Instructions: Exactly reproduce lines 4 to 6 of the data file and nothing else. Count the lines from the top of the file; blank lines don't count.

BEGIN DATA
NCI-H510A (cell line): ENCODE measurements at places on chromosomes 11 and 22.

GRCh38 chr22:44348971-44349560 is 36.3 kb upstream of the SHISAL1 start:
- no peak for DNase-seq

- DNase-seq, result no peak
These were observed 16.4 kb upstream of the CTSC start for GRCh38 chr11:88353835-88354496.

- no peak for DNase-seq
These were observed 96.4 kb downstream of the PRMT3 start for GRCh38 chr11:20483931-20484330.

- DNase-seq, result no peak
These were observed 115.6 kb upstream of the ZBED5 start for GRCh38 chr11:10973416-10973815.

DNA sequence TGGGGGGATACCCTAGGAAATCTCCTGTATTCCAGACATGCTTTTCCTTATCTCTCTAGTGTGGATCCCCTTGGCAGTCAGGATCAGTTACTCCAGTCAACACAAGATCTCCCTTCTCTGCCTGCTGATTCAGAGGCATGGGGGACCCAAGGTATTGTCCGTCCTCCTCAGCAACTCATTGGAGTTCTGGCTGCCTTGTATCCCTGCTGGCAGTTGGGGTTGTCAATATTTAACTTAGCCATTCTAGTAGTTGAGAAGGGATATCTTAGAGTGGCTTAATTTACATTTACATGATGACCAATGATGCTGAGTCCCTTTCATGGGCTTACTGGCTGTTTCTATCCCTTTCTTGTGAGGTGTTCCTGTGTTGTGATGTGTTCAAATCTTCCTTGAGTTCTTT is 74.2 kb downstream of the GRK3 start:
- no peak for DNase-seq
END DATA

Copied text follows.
- DNase-seq, result no peak
These were observed 16.4 kb upstream of the CTSC start for GRCh38 chr11:88353835-88354496.

- no peak for DNase-seq